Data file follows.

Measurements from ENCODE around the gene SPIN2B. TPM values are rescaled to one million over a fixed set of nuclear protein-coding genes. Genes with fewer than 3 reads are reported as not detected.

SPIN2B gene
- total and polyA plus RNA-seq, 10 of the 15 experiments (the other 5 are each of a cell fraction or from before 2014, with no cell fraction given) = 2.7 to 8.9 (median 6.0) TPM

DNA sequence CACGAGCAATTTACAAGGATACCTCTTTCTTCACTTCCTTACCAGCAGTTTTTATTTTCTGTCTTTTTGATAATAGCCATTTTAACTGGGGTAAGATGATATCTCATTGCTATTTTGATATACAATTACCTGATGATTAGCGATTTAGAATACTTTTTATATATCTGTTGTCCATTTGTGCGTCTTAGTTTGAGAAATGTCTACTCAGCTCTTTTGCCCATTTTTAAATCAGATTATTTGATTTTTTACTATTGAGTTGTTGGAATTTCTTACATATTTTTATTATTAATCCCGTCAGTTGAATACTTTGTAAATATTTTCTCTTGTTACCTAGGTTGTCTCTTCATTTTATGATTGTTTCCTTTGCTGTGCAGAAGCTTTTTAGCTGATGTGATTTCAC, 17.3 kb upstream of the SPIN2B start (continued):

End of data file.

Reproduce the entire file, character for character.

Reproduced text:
Measurements from ENCODE around the gene SPIN2B. TPM values are rescaled to one million over a fixed set of nuclear protein-coding genes. Genes with fewer than 3 reads are reported as not detected.

SPIN2B gene
- total and polyA plus RNA-seq, 10 of the 15 experiments (the other 5 are each of a cell fraction or from before 2014, with no cell fraction given) = 2.7 to 8.9 (median 6.0) TPM

DNA sequence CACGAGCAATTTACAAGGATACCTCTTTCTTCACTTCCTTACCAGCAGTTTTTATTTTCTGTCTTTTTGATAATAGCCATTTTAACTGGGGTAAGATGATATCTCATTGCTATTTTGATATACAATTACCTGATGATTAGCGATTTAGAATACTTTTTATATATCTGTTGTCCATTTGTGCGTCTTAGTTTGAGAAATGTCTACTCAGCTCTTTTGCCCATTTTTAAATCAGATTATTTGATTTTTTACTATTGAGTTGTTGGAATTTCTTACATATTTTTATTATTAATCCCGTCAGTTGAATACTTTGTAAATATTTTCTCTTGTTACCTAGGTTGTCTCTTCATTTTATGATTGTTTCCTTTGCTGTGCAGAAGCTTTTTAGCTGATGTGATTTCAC, 17.3 kb upstream of the SPIN2B start (continued):